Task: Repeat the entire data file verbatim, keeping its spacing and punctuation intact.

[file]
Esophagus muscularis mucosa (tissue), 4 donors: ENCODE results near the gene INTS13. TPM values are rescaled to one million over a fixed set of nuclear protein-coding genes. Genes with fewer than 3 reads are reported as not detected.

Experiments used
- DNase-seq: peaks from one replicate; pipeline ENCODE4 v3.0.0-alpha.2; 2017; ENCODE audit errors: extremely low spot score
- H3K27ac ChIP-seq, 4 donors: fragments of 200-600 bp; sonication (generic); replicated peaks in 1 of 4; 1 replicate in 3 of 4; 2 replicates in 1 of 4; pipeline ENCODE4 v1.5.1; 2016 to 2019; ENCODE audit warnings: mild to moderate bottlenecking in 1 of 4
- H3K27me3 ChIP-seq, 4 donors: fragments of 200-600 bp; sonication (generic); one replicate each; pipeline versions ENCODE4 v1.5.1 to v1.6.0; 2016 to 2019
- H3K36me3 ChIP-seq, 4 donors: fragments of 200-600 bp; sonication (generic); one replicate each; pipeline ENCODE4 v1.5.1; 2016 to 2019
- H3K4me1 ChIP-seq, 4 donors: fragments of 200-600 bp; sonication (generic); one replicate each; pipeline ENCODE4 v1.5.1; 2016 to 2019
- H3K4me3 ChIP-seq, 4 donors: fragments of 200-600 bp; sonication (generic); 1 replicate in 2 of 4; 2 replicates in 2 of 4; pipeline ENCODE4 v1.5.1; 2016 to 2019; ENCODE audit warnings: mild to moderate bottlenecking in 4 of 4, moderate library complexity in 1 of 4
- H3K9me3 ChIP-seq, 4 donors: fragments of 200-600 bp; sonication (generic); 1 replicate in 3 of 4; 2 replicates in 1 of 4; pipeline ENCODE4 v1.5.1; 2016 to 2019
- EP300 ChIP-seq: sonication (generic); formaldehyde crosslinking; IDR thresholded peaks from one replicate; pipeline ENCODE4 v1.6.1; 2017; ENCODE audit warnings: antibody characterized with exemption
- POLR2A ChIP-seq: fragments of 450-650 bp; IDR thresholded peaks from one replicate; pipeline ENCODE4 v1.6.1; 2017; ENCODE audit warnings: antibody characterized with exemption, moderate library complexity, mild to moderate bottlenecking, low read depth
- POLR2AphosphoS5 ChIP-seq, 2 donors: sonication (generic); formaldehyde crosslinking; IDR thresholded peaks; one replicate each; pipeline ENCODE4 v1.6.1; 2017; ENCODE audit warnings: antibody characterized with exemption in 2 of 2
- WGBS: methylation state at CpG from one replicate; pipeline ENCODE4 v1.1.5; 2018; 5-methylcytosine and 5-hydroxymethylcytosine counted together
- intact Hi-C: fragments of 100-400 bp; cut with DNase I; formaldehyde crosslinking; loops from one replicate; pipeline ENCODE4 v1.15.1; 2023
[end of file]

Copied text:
Esophagus muscularis mucosa (tissue), 4 donors: ENCODE results near the gene INTS13. TPM values are rescaled to one million over a fixed set of nuclear protein-coding genes. Genes with fewer than 3 reads are reported as not detected.

Experiments used
- DNase-seq: peaks from one replicate; pipeline ENCODE4 v3.0.0-alpha.2; 2017; ENCODE audit errors: extremely low spot score
- H3K27ac ChIP-seq, 4 donors: fragments of 200-600 bp; sonication (generic); replicated peaks in 1 of 4; 1 replicate in 3 of 4; 2 replicates in 1 of 4; pipeline ENCODE4 v1.5.1; 2016 to 2019; ENCODE audit warnings: mild to moderate bottlenecking in 1 of 4
- H3K27me3 ChIP-seq, 4 donors: fragments of 200-600 bp; sonication (generic); one replicate each; pipeline versions ENCODE4 v1.5.1 to v1.6.0; 2016 to 2019
- H3K36me3 ChIP-seq, 4 donors: fragments of 200-600 bp; sonication (generic); one replicate each; pipeline ENCODE4 v1.5.1; 2016 to 2019
- H3K4me1 ChIP-seq, 4 donors: fragments of 200-600 bp; sonication (generic); one replicate each; pipeline ENCODE4 v1.5.1; 2016 to 2019
- H3K4me3 ChIP-seq, 4 donors: fragments of 200-600 bp; sonication (generic); 1 replicate in 2 of 4; 2 replicates in 2 of 4; pipeline ENCODE4 v1.5.1; 2016 to 2019; ENCODE audit warnings: mild to moderate bottlenecking in 4 of 4, moderate library complexity in 1 of 4
- H3K9me3 ChIP-seq, 4 donors: fragments of 200-600 bp; sonication (generic); 1 replicate in 3 of 4; 2 replicates in 1 of 4; pipeline ENCODE4 v1.5.1; 2016 to 2019
- EP300 ChIP-seq: sonication (generic); formaldehyde crosslinking; IDR thresholded peaks from one replicate; pipeline ENCODE4 v1.6.1; 2017; ENCODE audit warnings: antibody characterized with exemption
- POLR2A ChIP-seq: fragments of 450-650 bp; IDR thresholded peaks from one replicate; pipeline ENCODE4 v1.6.1; 2017; ENCODE audit warnings: antibody characterized with exemption, moderate library complexity, mild to moderate bottlenecking, low read depth
- POLR2AphosphoS5 ChIP-seq, 2 donors: sonication (generic); formaldehyde crosslinking; IDR thresholded peaks; one replicate each; pipeline ENCODE4 v1.6.1; 2017; ENCODE audit warnings: antibody characterized with exemption in 2 of 2
- WGBS: methylation state at CpG from one replicate; pipeline ENCODE4 v1.1.5; 2018; 5-methylcytosine and 5-hydroxymethylcytosine counted together
- intact Hi-C: fragments of 100-400 bp; cut with DNase I; formaldehyde crosslinking; loops from one replicate; pipeline ENCODE4 v1.15.1; 2023